Last week, the theme of TED Radio Hour was the concept of branding and how we assign value to the things we purchase or experience. Research seems to indicate that most of the value we assign to certain brands is the result of our perceptions rather than any measurable differences in quality. For example, how many of the individuals you know who purchased a MacBook did so after concluding that OS X offered them a superior computing experience? There may be a few, but it is probably far fewer than the number of people who purchased a MacBook because of how it made them feel.
You are probably familiar with studies showing that people tend to rate wine more highly when being told it is expensive. I was too. As a health care professional, I’ve also seen this concept play out when patients claim that one drug works better for them than a therapeutically equivalent alternative. But the research that really got my attention during last week’s podcast was one where participants who were told wine was more expensive not only claimed it tasted better – the activity of their brains also changed to match it.
The study consisted of 11 participants who were told they would be sampling five different wines identified by price. However, only three different wines were actually used. Two of the wines were given to the participants twice, once with the true price and a second time with a fake price. The third wine was assigned its true price. Functional magnetic resonance imaging (fMRI) was used to measure brain activity while participants sampled each wine. As expected, participants claimed the more expensive wines tasted better, even if it was the same wine assigned an artificially higher price. However, what made the study so interesting was that fMRI results indicated that brain wave activity in the medial orbitofrontal cortex (i.e., the part of the brain that processes pleasure) also increased when participants were told they were drinking more expensive wine, even if it was the same wine they had already tasted at a lower price.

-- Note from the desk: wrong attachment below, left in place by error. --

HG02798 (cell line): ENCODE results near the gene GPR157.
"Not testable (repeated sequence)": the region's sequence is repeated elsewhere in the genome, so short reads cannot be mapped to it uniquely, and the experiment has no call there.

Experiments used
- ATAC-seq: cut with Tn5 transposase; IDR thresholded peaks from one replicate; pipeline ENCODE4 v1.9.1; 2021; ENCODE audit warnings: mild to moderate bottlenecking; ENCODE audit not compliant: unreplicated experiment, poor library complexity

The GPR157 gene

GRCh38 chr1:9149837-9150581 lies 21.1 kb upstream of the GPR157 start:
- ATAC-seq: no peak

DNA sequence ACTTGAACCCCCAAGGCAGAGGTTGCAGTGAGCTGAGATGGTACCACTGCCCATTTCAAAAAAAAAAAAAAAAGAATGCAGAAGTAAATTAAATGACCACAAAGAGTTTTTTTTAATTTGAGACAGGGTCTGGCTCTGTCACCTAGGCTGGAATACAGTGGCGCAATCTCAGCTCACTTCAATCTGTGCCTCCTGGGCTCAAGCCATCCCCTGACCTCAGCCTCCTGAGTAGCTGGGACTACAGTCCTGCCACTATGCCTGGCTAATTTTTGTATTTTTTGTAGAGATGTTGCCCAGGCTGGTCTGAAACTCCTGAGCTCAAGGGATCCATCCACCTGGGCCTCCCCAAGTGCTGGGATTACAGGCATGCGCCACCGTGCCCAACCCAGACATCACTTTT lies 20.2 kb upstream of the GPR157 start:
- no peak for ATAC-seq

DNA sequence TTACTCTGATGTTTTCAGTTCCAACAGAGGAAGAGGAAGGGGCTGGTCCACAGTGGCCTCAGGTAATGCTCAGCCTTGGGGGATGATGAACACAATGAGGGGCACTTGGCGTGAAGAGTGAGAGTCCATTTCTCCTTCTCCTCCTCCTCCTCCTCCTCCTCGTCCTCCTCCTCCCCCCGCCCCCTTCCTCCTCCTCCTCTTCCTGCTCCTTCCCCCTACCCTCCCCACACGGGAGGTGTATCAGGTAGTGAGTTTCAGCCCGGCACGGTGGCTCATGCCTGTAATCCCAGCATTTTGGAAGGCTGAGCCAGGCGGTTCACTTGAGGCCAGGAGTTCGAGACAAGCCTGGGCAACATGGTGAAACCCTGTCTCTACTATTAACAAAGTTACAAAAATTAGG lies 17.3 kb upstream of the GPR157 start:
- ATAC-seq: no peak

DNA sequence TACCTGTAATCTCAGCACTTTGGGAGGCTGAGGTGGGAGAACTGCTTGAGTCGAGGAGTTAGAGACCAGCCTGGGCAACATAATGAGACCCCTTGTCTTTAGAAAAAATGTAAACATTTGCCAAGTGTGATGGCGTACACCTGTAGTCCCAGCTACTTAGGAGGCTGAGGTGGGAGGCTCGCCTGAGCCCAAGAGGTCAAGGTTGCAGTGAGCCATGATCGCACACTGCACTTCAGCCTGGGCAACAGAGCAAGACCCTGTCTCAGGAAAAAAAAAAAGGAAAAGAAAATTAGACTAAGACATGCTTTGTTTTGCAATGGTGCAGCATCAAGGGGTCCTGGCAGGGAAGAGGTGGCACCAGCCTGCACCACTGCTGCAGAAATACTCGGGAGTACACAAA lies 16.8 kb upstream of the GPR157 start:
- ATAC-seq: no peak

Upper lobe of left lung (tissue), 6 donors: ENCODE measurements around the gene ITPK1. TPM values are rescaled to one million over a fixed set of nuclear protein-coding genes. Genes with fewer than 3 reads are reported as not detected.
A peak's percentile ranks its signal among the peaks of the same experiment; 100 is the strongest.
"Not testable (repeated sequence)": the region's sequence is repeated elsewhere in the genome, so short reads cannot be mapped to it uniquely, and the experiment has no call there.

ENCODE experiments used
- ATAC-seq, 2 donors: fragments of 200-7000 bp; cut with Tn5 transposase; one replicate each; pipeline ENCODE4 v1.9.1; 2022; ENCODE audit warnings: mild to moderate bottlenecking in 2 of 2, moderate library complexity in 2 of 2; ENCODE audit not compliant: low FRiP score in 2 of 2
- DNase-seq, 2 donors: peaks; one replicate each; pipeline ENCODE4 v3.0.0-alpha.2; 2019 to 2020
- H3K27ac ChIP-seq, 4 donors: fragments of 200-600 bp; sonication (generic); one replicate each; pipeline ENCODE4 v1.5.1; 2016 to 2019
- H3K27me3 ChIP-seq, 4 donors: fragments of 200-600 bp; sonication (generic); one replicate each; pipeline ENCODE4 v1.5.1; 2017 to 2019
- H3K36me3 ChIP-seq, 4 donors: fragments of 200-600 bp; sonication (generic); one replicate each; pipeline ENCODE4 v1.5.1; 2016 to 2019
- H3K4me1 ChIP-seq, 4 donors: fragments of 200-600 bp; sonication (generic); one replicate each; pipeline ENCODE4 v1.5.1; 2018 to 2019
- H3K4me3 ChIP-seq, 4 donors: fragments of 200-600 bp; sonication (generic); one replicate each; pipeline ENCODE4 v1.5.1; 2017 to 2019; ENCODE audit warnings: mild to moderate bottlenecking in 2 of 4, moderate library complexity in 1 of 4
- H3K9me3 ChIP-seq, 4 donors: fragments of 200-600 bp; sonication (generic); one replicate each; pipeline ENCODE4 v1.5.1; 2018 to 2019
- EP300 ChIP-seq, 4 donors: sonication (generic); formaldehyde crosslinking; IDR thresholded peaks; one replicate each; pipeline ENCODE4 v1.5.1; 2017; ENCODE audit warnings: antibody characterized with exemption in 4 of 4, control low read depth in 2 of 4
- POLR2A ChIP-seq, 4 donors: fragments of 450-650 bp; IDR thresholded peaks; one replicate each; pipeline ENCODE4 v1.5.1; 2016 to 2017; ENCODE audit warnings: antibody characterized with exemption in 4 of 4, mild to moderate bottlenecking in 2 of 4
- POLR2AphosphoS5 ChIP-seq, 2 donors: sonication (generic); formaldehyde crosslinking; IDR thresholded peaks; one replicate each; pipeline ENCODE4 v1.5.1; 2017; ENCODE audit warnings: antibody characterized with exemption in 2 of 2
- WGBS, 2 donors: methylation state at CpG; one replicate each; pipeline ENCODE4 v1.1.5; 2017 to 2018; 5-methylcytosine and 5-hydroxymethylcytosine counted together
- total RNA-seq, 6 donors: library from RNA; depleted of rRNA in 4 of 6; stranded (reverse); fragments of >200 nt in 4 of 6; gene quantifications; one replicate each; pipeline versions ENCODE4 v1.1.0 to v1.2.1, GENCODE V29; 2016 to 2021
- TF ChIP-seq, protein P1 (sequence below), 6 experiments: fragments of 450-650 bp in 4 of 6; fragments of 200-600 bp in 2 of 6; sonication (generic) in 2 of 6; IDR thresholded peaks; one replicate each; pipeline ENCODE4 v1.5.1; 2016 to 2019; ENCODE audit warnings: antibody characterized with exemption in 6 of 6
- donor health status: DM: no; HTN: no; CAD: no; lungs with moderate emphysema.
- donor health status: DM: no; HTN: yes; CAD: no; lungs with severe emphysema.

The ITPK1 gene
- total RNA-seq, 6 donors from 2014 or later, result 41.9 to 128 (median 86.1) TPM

I recognize the study is small and not one upon which you can base any final conclusions, but it does seem to suggest that there may actually be physiologic reasons for why we prefer certain products and experiences to others. In other words, it’s not just that we perceive them to be better – we may actually derive greater pleasure from them because our brains have been conditioned to associate price with quality.
So what should we take away from this study? Well, other than providing some justification (to yourself or perhaps to your spouse/significant other) that it is perfectly reasonable to upgrade to the more expensive product or experience, I think it also illustrates the powerful influence that branding can have on human behavior. For example, I will probably respond less smugly to a patient who claims a generic product does not work as well for them, even if I know there is no actual difference in its efficacy compared to the branded alternative. As it relates to work, I think it also emphasizes the importance of curating a personal brand, and how that can influence the way people perceive you. If you can develop a reputation for doing good work, clients may be more likely to seek your expertise in the future, even if you do not have a measurable advantage over your peers.
If you would like to learn more about branding and its impact on decision-making, check out the August 12 episode of TED Radio Hour. The study described above is also featured in a 2011 TED Talk by Paul Bloom, a psychologist at Yale University, which you can watch below: